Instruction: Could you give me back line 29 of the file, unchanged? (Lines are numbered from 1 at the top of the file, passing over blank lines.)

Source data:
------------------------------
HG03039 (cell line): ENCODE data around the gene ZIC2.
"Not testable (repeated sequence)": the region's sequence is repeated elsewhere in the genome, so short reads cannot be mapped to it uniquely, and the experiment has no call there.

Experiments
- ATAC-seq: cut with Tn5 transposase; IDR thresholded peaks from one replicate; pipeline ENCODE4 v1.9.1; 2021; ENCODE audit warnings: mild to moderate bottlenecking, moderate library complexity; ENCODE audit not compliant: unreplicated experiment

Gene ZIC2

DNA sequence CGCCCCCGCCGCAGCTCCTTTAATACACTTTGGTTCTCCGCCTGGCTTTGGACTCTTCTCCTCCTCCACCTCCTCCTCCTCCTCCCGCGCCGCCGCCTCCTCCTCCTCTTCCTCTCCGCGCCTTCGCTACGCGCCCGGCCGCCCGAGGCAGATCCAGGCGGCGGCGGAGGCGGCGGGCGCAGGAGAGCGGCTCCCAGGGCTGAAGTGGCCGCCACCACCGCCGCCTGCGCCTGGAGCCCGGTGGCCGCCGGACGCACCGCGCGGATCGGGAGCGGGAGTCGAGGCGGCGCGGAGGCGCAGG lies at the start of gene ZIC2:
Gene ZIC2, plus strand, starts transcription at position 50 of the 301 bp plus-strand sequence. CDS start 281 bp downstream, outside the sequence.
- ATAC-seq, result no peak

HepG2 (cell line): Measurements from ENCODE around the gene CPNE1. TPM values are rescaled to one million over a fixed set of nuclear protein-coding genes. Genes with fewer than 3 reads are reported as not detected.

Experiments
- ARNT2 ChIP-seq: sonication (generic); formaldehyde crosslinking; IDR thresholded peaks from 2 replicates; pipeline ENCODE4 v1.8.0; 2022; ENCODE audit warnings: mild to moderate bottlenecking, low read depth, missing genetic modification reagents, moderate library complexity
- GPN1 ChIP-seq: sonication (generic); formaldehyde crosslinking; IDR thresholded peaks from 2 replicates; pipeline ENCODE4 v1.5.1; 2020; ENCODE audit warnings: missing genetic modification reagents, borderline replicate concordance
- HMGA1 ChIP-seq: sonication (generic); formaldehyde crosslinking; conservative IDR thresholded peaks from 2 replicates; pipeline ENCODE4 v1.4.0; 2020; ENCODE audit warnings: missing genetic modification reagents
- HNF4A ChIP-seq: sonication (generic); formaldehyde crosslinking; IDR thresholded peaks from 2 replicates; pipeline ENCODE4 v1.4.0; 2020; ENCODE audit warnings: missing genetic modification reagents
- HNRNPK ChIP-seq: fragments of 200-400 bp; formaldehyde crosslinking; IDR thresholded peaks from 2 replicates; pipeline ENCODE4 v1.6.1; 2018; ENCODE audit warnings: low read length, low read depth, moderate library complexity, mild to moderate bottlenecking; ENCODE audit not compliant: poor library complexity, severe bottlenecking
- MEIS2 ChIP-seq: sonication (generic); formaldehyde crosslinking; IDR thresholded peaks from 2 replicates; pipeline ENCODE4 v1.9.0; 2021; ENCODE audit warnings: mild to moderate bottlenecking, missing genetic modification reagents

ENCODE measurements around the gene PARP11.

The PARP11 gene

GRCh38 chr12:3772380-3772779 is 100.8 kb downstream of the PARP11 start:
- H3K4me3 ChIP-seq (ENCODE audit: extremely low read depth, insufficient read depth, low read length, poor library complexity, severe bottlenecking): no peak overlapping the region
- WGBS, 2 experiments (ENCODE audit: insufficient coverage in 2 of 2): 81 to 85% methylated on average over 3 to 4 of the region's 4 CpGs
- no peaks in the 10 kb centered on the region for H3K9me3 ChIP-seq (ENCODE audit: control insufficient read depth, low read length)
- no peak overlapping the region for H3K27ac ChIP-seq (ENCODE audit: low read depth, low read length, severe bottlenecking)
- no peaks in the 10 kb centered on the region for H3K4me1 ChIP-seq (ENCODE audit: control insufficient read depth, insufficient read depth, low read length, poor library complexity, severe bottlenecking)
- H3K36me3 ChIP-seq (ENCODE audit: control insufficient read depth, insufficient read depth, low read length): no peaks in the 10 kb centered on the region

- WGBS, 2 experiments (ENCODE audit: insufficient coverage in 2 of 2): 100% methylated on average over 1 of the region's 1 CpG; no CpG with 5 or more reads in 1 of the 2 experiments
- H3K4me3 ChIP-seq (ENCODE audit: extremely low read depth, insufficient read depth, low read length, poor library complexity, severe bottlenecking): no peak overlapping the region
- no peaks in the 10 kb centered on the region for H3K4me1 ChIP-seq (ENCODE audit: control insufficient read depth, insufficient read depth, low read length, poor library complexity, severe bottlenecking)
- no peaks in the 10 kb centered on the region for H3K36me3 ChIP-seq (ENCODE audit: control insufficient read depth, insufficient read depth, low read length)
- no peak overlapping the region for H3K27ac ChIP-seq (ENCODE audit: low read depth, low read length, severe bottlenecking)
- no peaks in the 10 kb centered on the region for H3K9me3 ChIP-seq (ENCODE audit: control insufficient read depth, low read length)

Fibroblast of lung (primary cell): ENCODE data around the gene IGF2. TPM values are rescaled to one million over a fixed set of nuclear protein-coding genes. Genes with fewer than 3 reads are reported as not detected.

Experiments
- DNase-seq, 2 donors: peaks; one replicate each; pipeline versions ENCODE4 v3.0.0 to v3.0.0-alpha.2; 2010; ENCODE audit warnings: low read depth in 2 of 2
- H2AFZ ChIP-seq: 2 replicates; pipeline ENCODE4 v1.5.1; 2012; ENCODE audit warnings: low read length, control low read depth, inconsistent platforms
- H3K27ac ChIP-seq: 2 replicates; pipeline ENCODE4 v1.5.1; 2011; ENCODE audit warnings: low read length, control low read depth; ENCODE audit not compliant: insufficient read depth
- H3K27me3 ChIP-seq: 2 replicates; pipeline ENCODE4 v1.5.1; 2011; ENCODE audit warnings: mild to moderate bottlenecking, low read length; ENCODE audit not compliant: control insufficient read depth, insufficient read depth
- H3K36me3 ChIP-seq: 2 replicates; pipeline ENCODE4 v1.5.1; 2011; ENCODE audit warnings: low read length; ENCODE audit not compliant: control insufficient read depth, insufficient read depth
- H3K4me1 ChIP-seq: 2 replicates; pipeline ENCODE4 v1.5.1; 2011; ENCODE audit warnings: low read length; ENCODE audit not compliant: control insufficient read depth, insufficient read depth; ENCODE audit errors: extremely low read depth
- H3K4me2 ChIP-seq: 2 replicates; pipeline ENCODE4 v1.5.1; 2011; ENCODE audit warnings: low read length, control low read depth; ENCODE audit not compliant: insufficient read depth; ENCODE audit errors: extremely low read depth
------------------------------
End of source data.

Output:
- no peaks in the 10 kb centered on the region for H3K36me3 ChIP-seq (ENCODE audit: control insufficient read depth, insufficient read depth, low read length)